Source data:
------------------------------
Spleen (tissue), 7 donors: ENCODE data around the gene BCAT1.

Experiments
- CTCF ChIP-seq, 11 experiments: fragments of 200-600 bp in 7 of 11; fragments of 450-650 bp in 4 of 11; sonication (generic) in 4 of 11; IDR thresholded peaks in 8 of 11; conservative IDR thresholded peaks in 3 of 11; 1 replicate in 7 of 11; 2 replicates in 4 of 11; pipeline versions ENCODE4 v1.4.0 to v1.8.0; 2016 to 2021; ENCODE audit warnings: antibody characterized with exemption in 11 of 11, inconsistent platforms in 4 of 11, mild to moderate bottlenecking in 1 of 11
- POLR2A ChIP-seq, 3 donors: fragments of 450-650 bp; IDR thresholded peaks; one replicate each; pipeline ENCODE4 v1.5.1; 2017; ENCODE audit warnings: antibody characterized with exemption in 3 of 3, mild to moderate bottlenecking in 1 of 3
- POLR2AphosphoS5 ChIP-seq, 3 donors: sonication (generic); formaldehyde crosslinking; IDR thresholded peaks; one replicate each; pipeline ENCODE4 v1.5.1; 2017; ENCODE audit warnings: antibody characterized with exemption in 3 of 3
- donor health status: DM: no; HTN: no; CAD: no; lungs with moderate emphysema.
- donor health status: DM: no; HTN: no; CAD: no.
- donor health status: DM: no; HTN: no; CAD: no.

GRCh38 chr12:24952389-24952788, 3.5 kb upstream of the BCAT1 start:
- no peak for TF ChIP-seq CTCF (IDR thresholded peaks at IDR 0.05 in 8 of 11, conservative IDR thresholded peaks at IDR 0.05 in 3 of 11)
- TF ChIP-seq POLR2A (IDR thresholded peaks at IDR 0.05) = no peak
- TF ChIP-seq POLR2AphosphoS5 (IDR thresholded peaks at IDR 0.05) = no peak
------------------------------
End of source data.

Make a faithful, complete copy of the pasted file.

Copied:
Spleen (tissue), 7 donors: ENCODE data around the gene BCAT1.

Experiments
- CTCF ChIP-seq, 11 experiments: fragments of 200-600 bp in 7 of 11; fragments of 450-650 bp in 4 of 11; sonication (generic) in 4 of 11; IDR thresholded peaks in 8 of 11; conservative IDR thresholded peaks in 3 of 11; 1 replicate in 7 of 11; 2 replicates in 4 of 11; pipeline versions ENCODE4 v1.4.0 to v1.8.0; 2016 to 2021; ENCODE audit warnings: antibody characterized with exemption in 11 of 11, inconsistent platforms in 4 of 11, mild to moderate bottlenecking in 1 of 11
- POLR2A ChIP-seq, 3 donors: fragments of 450-650 bp; IDR thresholded peaks; one replicate each; pipeline ENCODE4 v1.5.1; 2017; ENCODE audit warnings: antibody characterized with exemption in 3 of 3, mild to moderate bottlenecking in 1 of 3
- POLR2AphosphoS5 ChIP-seq, 3 donors: sonication (generic); formaldehyde crosslinking; IDR thresholded peaks; one replicate each; pipeline ENCODE4 v1.5.1; 2017; ENCODE audit warnings: antibody characterized with exemption in 3 of 3
- donor health status: DM: no; HTN: no; CAD: no; lungs with moderate emphysema.
- donor health status: DM: no; HTN: no; CAD: no.
- donor health status: DM: no; HTN: no; CAD: no.

GRCh38 chr12:24952389-24952788, 3.5 kb upstream of the BCAT1 start:
- no peak for TF ChIP-seq CTCF (IDR thresholded peaks at IDR 0.05 in 8 of 11, conservative IDR thresholded peaks at IDR 0.05 in 3 of 11)
- TF ChIP-seq POLR2A (IDR thresholded peaks at IDR 0.05) = no peak
- TF ChIP-seq POLR2AphosphoS5 (IDR thresholded peaks at IDR 0.05) = no peak